As we talked I was reminded of Genesis 1. All the way back at the beginning of God’s story in our world. Chapter 1 is a beautifully poetic telling of how we came to be, and God’s beautifully creative touch. We often stop there with this though. During my lunch I challenged us both, really, to not stop with just this but to look at one arm of the creation story that’s easy to overlook: rest.

We chatted about how God had a period of work, and specific tasks to do each of the first 6 days of the creation story. And then, if you keep reading, you come to this,

By the seventh day God finished the work that he had been doing, and he ceased on the seventh day all the work that he had been doing. God blessed the seventh day and made it holy because on it he ceased all the work that he had been doing in creation. (Gen 2:2-3)

God ceases his creative work, and sets it said as as holy. We read later,

“Remember the Sabbath day to set it apart as holy. For six days you may labor and do all your work, but the seventh day is a Sabbath to the LORD your God; on it you shall not do any work, you, or your son, or your daughter, or your male servant, or your female servant, or your cattle, or the resident foreigner who is in your gates. For in six days the LORD made the heavens and the earth and the sea and all that is in them, and he rested on the seventh day; therefore the LORD blessed the Sabbath day and set it apart as holy. (Exodus 20:8-12)

This seventh day becomes an intentional rest for God, and His people, and all those living in their land.

Sometimes, this day of rest is scheduled week to week. In the states its common to work Monday thru Friday, for example, and “take off” Friday and Saturday. Sometimes it needs to look different though. Sometimes we go through difficult seasons of life, and sometimes things just change, and sabbath is about a longer, more intentional rest. The Israelites were told to take every 7th, and 50th year completely off from agriculture, for example (Leviticus 25).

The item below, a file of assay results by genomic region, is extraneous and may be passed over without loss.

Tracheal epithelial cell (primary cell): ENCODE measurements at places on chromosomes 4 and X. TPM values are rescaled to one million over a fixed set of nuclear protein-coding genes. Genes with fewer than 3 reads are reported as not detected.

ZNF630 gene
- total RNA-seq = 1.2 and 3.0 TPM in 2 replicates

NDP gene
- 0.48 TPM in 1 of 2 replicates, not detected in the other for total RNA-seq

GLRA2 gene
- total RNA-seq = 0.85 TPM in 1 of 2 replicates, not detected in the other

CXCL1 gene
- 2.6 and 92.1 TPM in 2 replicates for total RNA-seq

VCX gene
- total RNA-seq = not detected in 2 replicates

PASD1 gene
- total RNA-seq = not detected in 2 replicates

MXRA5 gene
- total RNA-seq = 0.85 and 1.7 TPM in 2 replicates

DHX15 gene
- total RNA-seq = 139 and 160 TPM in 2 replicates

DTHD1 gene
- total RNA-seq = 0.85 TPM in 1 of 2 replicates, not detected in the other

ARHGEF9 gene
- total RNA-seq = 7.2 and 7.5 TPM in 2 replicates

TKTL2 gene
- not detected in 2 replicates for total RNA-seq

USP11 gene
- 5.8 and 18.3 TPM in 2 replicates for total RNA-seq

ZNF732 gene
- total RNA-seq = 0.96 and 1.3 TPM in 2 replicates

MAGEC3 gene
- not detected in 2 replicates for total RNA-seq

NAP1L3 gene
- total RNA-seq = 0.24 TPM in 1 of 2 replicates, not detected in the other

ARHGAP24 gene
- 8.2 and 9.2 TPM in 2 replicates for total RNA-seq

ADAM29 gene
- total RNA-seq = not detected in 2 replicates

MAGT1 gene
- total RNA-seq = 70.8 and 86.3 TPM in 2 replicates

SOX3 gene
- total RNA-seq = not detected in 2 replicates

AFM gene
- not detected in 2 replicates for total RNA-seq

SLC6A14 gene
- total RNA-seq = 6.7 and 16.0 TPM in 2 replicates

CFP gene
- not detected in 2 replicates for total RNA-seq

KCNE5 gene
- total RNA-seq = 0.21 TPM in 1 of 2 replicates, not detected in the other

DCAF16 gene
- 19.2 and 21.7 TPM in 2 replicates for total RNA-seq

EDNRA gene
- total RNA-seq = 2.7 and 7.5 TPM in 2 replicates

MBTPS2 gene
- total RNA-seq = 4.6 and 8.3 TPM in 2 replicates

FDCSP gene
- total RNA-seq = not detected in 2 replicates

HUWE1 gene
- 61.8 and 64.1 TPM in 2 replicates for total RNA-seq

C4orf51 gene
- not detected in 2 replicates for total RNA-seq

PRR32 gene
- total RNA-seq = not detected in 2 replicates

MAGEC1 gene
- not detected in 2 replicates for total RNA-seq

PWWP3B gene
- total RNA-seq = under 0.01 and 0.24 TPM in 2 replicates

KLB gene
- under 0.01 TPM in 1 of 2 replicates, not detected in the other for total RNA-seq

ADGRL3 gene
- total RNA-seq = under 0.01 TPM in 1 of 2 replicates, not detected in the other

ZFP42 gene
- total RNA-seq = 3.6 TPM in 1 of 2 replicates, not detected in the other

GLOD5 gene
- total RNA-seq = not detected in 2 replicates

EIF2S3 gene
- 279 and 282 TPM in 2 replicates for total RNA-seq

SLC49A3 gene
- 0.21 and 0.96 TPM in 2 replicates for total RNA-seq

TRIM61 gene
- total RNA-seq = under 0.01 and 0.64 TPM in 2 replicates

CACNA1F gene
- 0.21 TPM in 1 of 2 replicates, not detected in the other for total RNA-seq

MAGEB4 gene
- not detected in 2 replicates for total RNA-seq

Basically, sometimes we just need rest. We need to put our plows done, go inside, take a deep breath and stop dwelling on the stresses of work. Sometimes we need a season of reflection to process where we’ve been and where we are going. And that’s OK.

The Gospel of Mark was the first draft of a doctoral candidate’s dissertation. He submitted it to his advisor who suggested the need for more background information about Jesus’ birth, maybe some more teaching material, and a stronger ending. The student rewrote his dissertation and submitted the Gospel of Matthew. His advisor thought the revision was much stronger but felt that the teaching material should be better integrated into the narrative, thought a story about Jesus’ youth might be helpful, and suggested that the genealogy could be expanded back to Adam, etc. The PhD candidate did another major revision and produced the Gospel of Luke. Once again the advisor was critical and asked for major revisions. Frustrated, the student took drugs and wrote the Gospel of John. ~Jordan Scharf

HTTP://UNSETTLEDCHRISTIANITY.COM/2012/06/THE-REAL-ANSWER-TO-THE-SYNOPTIC-PROBLEM/
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Supreme Court, Chartified

Facebook went and changed again (without notifying users).